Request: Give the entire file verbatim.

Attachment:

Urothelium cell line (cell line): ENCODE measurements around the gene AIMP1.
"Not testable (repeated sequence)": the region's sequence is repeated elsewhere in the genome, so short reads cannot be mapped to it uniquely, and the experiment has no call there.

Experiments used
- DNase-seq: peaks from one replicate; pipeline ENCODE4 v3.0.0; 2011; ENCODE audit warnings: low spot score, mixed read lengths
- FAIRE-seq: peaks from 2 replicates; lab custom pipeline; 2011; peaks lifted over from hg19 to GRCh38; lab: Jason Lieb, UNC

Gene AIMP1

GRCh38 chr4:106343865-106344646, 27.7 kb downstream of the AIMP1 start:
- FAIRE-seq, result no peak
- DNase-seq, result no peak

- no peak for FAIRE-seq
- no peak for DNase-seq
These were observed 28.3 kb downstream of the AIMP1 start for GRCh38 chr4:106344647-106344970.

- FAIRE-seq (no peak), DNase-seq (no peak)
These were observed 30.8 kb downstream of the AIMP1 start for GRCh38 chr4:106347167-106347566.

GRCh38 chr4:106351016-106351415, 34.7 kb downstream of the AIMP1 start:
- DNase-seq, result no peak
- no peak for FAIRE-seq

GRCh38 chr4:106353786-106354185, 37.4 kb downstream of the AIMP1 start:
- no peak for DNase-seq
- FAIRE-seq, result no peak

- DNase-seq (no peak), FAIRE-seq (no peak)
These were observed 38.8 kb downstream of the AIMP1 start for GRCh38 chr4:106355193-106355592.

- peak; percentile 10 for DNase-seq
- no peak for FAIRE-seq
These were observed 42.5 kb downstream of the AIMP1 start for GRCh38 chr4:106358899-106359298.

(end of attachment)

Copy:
Urothelium cell line (cell line): ENCODE measurements around the gene AIMP1.
"Not testable (repeated sequence)": the region's sequence is repeated elsewhere in the genome, so short reads cannot be mapped to it uniquely, and the experiment has no call there.

Experiments used
- DNase-seq: peaks from one replicate; pipeline ENCODE4 v3.0.0; 2011; ENCODE audit warnings: low spot score, mixed read lengths
- FAIRE-seq: peaks from 2 replicates; lab custom pipeline; 2011; peaks lifted over from hg19 to GRCh38; lab: Jason Lieb, UNC

Gene AIMP1

GRCh38 chr4:106343865-106344646, 27.7 kb downstream of the AIMP1 start:
- FAIRE-seq, result no peak
- DNase-seq, result no peak

- no peak for FAIRE-seq
- no peak for DNase-seq
These were observed 28.3 kb downstream of the AIMP1 start for GRCh38 chr4:106344647-106344970.

- FAIRE-seq (no peak), DNase-seq (no peak)
These were observed 30.8 kb downstream of the AIMP1 start for GRCh38 chr4:106347167-106347566.

GRCh38 chr4:106351016-106351415, 34.7 kb downstream of the AIMP1 start:
- DNase-seq, result no peak
- no peak for FAIRE-seq

GRCh38 chr4:106353786-106354185, 37.4 kb downstream of the AIMP1 start:
- no peak for DNase-seq
- FAIRE-seq, result no peak

- DNase-seq (no peak), FAIRE-seq (no peak)
These were observed 38.8 kb downstream of the AIMP1 start for GRCh38 chr4:106355193-106355592.

- peak; percentile 10 for DNase-seq
- no peak for FAIRE-seq
These were observed 42.5 kb downstream of the AIMP1 start for GRCh38 chr4:106358899-106359298.